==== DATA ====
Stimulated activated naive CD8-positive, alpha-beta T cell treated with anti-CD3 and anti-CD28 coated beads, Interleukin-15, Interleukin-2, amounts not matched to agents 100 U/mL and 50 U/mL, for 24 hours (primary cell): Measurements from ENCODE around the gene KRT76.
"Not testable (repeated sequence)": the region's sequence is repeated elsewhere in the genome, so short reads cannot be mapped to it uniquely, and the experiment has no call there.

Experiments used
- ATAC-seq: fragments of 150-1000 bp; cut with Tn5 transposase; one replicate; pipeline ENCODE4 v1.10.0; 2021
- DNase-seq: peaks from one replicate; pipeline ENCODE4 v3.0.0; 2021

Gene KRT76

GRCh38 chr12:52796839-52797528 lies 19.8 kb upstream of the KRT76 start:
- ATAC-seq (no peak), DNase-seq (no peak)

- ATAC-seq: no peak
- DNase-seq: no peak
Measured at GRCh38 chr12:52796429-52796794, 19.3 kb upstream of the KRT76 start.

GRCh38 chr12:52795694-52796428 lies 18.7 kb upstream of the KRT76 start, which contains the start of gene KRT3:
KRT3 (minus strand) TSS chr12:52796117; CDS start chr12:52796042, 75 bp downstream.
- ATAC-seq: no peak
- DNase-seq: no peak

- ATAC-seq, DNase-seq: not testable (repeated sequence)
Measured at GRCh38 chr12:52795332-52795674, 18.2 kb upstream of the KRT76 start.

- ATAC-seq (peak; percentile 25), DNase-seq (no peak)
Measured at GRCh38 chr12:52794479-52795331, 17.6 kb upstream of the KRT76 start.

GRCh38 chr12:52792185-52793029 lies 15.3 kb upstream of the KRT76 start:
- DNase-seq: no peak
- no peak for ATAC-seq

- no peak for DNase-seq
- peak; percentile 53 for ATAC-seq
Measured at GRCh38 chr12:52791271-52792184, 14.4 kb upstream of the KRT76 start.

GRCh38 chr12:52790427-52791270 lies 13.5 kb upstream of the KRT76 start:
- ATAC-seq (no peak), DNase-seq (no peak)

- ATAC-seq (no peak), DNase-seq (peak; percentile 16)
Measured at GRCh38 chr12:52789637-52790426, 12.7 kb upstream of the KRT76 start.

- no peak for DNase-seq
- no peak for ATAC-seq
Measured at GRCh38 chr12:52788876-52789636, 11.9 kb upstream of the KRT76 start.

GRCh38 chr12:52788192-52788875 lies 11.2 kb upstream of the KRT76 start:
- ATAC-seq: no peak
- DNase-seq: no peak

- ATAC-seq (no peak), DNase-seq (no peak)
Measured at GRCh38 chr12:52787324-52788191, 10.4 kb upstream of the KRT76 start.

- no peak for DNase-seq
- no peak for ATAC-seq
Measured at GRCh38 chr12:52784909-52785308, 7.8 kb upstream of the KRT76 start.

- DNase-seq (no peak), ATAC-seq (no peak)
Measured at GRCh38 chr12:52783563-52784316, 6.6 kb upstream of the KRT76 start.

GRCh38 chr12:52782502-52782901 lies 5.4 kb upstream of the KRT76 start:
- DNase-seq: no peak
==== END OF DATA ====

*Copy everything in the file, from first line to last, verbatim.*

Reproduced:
Stimulated activated naive CD8-positive, alpha-beta T cell treated with anti-CD3 and anti-CD28 coated beads, Interleukin-15, Interleukin-2, amounts not matched to agents 100 U/mL and 50 U/mL, for 24 hours (primary cell): Measurements from ENCODE around the gene KRT76.
"Not testable (repeated sequence)": the region's sequence is repeated elsewhere in the genome, so short reads cannot be mapped to it uniquely, and the experiment has no call there.

Experiments used
- ATAC-seq: fragments of 150-1000 bp; cut with Tn5 transposase; one replicate; pipeline ENCODE4 v1.10.0; 2021
- DNase-seq: peaks from one replicate; pipeline ENCODE4 v3.0.0; 2021

Gene KRT76

GRCh38 chr12:52796839-52797528 lies 19.8 kb upstream of the KRT76 start:
- ATAC-seq (no peak), DNase-seq (no peak)

- ATAC-seq: no peak
- DNase-seq: no peak
Measured at GRCh38 chr12:52796429-52796794, 19.3 kb upstream of the KRT76 start.

GRCh38 chr12:52795694-52796428 lies 18.7 kb upstream of the KRT76 start, which contains the start of gene KRT3:
KRT3 (minus strand) TSS chr12:52796117; CDS start chr12:52796042, 75 bp downstream.
- ATAC-seq: no peak
- DNase-seq: no peak

- ATAC-seq, DNase-seq: not testable (repeated sequence)
Measured at GRCh38 chr12:52795332-52795674, 18.2 kb upstream of the KRT76 start.

- ATAC-seq (peak; percentile 25), DNase-seq (no peak)
Measured at GRCh38 chr12:52794479-52795331, 17.6 kb upstream of the KRT76 start.

GRCh38 chr12:52792185-52793029 lies 15.3 kb upstream of the KRT76 start:
- DNase-seq: no peak
- no peak for ATAC-seq

- no peak for DNase-seq
- peak; percentile 53 for ATAC-seq
Measured at GRCh38 chr12:52791271-52792184, 14.4 kb upstream of the KRT76 start.

GRCh38 chr12:52790427-52791270 lies 13.5 kb upstream of the KRT76 start:
- ATAC-seq (no peak), DNase-seq (no peak)

- ATAC-seq (no peak), DNase-seq (peak; percentile 16)
Measured at GRCh38 chr12:52789637-52790426, 12.7 kb upstream of the KRT76 start.

- no peak for DNase-seq
- no peak for ATAC-seq
Measured at GRCh38 chr12:52788876-52789636, 11.9 kb upstream of the KRT76 start.

GRCh38 chr12:52788192-52788875 lies 11.2 kb upstream of the KRT76 start:
- ATAC-seq: no peak
- DNase-seq: no peak

- ATAC-seq (no peak), DNase-seq (no peak)
Measured at GRCh38 chr12:52787324-52788191, 10.4 kb upstream of the KRT76 start.

- no peak for DNase-seq
- no peak for ATAC-seq
Measured at GRCh38 chr12:52784909-52785308, 7.8 kb upstream of the KRT76 start.

- DNase-seq (no peak), ATAC-seq (no peak)
Measured at GRCh38 chr12:52783563-52784316, 6.6 kb upstream of the KRT76 start.

GRCh38 chr12:52782502-52782901 lies 5.4 kb upstream of the KRT76 start:
- DNase-seq: no peak